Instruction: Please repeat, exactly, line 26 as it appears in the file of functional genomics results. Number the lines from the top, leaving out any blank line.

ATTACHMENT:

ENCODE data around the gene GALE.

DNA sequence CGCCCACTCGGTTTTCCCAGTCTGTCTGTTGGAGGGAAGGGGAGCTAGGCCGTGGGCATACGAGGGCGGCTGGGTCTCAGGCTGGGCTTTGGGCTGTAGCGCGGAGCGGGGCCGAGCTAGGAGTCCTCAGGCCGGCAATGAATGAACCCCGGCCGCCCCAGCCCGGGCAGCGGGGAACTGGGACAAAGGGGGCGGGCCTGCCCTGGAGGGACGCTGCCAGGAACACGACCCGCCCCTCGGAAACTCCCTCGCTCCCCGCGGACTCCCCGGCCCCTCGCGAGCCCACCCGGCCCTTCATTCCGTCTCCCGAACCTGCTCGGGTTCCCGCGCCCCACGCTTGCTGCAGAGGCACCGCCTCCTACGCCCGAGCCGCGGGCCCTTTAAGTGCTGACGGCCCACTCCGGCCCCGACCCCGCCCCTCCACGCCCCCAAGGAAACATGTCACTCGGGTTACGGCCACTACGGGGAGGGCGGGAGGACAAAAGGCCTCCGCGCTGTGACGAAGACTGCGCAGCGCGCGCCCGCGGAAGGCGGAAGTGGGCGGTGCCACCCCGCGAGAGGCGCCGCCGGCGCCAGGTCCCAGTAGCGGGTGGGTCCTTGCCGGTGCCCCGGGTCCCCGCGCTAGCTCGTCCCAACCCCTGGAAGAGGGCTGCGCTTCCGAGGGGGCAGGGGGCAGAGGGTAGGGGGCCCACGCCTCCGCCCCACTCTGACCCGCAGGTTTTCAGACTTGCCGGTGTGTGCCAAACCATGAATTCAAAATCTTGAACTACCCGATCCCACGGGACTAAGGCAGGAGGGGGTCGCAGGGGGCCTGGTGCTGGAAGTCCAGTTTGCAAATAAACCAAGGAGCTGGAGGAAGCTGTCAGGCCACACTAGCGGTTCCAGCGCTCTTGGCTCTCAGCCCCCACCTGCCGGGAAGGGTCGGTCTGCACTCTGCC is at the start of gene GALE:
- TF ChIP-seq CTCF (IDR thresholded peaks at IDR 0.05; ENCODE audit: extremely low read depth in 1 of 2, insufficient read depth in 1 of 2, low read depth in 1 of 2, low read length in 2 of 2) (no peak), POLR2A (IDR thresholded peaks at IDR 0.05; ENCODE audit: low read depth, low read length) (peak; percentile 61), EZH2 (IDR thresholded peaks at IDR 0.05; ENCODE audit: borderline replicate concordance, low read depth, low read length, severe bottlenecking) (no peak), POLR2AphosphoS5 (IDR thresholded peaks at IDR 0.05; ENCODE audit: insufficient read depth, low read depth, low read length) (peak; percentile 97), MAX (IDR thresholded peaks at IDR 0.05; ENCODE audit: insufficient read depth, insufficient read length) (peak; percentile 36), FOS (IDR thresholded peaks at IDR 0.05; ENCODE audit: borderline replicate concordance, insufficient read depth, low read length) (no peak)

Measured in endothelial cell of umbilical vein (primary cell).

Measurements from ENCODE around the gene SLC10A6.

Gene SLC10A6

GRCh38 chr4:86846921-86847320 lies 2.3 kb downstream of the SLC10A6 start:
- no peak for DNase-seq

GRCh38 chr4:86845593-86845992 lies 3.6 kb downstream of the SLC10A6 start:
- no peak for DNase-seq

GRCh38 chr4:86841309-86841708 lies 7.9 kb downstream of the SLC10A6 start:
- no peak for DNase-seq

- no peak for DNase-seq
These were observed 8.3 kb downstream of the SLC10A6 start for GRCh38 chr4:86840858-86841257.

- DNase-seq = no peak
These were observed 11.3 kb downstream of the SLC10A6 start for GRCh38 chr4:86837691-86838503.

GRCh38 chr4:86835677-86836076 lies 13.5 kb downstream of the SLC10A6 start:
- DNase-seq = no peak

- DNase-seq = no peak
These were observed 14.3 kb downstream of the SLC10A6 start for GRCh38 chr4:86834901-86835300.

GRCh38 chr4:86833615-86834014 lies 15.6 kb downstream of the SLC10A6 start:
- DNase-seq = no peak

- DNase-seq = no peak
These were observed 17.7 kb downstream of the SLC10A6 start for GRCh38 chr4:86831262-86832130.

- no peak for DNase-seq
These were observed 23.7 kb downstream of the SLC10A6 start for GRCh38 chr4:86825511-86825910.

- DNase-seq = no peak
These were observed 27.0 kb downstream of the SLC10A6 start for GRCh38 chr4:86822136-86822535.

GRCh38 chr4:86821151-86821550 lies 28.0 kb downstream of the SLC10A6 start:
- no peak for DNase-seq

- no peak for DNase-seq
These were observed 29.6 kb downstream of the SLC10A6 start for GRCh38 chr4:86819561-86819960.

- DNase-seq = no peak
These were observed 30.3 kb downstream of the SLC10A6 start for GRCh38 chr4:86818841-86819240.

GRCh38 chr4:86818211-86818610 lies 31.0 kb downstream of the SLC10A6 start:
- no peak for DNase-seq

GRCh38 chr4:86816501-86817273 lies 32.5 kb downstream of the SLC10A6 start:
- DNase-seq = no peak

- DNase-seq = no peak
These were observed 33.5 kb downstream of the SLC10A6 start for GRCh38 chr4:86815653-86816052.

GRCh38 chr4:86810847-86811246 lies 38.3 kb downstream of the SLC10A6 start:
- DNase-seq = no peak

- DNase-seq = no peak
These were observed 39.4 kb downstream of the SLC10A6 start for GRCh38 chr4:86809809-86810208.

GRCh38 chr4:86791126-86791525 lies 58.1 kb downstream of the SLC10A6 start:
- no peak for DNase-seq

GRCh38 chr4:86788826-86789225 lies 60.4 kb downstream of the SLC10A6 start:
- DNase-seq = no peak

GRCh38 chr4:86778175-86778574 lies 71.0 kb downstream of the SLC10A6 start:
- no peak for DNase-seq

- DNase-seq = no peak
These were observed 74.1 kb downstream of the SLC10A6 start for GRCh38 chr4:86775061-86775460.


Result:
These were observed 23.7 kb downstream of the SLC10A6 start for GRCh38 chr4:86825511-86825910.